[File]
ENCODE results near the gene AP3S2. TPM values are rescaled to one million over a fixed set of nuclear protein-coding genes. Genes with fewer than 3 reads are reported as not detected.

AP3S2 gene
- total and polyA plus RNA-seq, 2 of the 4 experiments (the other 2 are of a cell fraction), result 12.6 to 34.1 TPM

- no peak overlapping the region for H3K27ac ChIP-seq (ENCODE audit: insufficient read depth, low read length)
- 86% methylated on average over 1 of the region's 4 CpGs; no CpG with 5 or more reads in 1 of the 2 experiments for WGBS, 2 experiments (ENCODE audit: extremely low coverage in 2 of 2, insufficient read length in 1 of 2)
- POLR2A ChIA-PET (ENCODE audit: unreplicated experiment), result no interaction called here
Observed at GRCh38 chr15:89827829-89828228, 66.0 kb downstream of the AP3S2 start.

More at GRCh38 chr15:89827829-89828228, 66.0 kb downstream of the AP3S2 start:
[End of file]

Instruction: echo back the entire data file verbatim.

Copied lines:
ENCODE results near the gene AP3S2. TPM values are rescaled to one million over a fixed set of nuclear protein-coding genes. Genes with fewer than 3 reads are reported as not detected.

AP3S2 gene
- total and polyA plus RNA-seq, 2 of the 4 experiments (the other 2 are of a cell fraction), result 12.6 to 34.1 TPM

- no peak overlapping the region for H3K27ac ChIP-seq (ENCODE audit: insufficient read depth, low read length)
- 86% methylated on average over 1 of the region's 4 CpGs; no CpG with 5 or more reads in 1 of the 2 experiments for WGBS, 2 experiments (ENCODE audit: extremely low coverage in 2 of 2, insufficient read length in 1 of 2)
- POLR2A ChIA-PET (ENCODE audit: unreplicated experiment), result no interaction called here
Observed at GRCh38 chr15:89827829-89828228, 66.0 kb downstream of the AP3S2 start.

More at GRCh38 chr15:89827829-89828228, 66.0 kb downstream of the AP3S2 start: